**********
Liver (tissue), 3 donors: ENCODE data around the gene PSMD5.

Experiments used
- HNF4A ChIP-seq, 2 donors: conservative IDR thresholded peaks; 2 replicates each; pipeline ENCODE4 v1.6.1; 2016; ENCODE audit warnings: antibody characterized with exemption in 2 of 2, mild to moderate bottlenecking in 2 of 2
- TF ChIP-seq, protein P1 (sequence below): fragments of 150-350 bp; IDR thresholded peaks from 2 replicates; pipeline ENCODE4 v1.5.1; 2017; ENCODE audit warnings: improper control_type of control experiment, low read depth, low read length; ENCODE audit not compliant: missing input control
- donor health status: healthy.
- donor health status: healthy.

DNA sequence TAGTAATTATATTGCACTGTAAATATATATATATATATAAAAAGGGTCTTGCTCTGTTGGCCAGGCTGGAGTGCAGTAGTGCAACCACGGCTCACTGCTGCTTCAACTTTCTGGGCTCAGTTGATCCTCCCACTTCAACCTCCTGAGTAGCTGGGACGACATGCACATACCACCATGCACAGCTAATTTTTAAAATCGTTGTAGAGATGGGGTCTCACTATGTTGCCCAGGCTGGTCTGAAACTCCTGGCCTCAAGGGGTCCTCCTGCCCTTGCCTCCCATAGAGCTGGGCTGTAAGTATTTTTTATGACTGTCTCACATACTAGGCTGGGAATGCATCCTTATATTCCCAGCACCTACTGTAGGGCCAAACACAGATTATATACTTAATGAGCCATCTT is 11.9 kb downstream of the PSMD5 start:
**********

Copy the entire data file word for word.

Liver (tissue), 3 donors: ENCODE data around the gene PSMD5.

Experiments used
- HNF4A ChIP-seq, 2 donors: conservative IDR thresholded peaks; 2 replicates each; pipeline ENCODE4 v1.6.1; 2016; ENCODE audit warnings: antibody characterized with exemption in 2 of 2, mild to moderate bottlenecking in 2 of 2
- TF ChIP-seq, protein P1 (sequence below): fragments of 150-350 bp; IDR thresholded peaks from 2 replicates; pipeline ENCODE4 v1.5.1; 2017; ENCODE audit warnings: improper control_type of control experiment, low read depth, low read length; ENCODE audit not compliant: missing input control
- donor health status: healthy.
- donor health status: healthy.

DNA sequence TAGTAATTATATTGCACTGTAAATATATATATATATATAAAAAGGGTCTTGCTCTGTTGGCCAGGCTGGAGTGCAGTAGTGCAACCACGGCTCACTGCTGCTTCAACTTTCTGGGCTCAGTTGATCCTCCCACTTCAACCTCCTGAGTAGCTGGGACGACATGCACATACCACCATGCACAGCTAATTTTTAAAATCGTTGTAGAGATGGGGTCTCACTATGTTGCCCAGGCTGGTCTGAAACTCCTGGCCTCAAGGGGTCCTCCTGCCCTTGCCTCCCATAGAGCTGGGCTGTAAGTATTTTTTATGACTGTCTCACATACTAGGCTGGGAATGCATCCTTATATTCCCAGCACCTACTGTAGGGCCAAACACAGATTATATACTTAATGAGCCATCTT is 11.9 kb downstream of the PSMD5 start: